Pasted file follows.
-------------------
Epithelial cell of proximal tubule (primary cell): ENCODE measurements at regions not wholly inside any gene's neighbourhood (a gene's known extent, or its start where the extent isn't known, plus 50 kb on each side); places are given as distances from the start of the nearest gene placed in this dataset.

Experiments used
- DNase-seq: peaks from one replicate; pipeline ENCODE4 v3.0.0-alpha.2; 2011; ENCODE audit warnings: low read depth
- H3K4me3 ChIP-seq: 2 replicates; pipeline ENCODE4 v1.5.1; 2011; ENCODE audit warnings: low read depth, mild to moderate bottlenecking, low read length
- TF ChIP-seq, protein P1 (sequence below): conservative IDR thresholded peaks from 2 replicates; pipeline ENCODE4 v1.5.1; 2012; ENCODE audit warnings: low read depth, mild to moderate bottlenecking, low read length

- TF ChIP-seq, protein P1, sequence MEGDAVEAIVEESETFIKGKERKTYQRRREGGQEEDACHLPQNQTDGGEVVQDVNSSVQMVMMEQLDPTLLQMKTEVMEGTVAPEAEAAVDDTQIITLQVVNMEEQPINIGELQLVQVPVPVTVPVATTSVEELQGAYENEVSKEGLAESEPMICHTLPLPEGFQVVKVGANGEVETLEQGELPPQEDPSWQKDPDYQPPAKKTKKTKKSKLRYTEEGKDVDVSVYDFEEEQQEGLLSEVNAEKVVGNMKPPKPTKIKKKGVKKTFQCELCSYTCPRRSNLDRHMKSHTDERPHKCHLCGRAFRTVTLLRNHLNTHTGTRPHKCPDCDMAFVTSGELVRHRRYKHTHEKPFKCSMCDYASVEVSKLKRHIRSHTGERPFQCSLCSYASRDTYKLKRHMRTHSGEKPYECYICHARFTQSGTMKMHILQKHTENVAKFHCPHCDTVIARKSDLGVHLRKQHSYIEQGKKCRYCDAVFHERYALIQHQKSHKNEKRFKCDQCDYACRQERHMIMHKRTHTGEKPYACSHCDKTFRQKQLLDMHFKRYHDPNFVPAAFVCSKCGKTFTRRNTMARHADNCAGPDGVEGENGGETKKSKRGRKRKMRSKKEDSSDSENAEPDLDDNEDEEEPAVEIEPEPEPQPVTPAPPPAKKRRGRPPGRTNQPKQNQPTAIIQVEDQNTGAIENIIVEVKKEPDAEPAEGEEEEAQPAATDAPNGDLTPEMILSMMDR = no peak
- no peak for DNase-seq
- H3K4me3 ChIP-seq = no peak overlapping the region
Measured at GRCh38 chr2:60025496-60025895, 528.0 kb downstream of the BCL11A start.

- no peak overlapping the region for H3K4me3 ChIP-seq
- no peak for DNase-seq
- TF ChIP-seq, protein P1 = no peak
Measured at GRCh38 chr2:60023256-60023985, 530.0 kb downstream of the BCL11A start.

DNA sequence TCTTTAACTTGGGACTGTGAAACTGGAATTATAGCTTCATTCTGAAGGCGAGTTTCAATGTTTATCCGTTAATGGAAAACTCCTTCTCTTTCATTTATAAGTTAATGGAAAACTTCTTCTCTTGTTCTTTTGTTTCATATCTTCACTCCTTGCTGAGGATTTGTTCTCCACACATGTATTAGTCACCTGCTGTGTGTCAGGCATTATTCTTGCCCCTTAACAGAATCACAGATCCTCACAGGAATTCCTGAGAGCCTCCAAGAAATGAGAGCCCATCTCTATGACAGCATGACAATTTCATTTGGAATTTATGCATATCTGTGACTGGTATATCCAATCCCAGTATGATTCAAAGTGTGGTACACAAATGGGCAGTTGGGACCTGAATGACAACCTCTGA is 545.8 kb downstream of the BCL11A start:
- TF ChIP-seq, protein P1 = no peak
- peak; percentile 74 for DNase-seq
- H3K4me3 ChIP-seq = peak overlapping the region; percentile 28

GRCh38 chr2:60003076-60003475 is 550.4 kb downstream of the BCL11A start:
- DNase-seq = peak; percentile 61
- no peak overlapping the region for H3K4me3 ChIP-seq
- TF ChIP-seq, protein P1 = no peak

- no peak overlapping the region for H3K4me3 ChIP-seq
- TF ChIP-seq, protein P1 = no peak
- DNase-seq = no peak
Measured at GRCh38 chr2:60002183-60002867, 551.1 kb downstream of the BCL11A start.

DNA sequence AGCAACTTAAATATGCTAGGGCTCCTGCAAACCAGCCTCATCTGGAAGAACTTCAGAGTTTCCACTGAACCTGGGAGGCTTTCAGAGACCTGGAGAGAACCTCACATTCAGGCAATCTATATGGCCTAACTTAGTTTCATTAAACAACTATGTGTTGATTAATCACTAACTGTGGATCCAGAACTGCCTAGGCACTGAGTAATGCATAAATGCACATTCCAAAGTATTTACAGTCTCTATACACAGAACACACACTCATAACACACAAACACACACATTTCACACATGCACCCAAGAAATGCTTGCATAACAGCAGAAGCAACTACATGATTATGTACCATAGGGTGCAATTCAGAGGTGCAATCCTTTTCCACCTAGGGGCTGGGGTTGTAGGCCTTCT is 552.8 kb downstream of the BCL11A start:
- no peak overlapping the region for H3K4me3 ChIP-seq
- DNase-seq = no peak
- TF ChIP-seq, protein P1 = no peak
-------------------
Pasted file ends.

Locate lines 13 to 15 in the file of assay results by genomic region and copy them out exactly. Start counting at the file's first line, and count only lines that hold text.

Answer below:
Measured at GRCh38 chr2:60023256-60023985, 530.0 kb downstream of the BCL11A start.

DNA sequence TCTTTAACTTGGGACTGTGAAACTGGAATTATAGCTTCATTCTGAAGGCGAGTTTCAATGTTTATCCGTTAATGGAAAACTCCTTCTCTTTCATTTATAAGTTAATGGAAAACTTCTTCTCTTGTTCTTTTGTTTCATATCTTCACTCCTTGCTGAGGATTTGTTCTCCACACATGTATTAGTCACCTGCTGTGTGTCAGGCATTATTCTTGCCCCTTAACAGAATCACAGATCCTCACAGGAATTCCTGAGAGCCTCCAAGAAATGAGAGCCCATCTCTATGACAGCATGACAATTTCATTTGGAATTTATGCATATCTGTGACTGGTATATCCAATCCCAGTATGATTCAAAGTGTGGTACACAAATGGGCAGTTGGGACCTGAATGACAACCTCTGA is 545.8 kb downstream of the BCL11A start:
- TF ChIP-seq, protein P1 = no peak